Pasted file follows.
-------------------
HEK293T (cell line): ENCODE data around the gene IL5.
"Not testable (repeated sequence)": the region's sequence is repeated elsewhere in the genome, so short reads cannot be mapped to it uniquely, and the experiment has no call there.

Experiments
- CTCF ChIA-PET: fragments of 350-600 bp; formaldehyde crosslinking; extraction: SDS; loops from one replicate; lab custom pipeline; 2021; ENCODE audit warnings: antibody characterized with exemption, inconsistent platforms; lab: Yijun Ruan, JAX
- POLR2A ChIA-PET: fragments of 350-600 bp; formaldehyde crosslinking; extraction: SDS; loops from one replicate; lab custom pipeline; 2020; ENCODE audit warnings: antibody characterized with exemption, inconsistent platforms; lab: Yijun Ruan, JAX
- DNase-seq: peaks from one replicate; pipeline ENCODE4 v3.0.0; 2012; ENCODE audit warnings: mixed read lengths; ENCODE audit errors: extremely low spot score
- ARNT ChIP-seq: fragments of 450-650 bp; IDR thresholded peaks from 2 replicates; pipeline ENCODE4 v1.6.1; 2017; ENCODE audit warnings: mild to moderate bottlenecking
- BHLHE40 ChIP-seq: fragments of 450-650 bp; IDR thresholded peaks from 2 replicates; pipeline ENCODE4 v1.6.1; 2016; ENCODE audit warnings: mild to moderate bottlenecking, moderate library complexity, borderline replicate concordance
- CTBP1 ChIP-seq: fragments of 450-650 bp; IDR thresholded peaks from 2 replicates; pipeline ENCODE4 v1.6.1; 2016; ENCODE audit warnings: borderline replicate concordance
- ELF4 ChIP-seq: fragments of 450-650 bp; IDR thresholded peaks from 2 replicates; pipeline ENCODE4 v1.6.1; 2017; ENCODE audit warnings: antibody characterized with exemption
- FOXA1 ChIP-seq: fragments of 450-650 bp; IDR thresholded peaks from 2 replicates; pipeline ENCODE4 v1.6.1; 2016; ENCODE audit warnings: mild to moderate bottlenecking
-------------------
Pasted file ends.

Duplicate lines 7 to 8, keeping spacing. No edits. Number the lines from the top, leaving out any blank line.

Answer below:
- ARNT ChIP-seq: fragments of 450-650 bp; IDR thresholded peaks from 2 replicates; pipeline ENCODE4 v1.6.1; 2017; ENCODE audit warnings: mild to moderate bottlenecking
- BHLHE40 ChIP-seq: fragments of 450-650 bp; IDR thresholded peaks from 2 replicates; pipeline ENCODE4 v1.6.1; 2016; ENCODE audit warnings: mild to moderate bottlenecking, moderate library complexity, borderline replicate concordance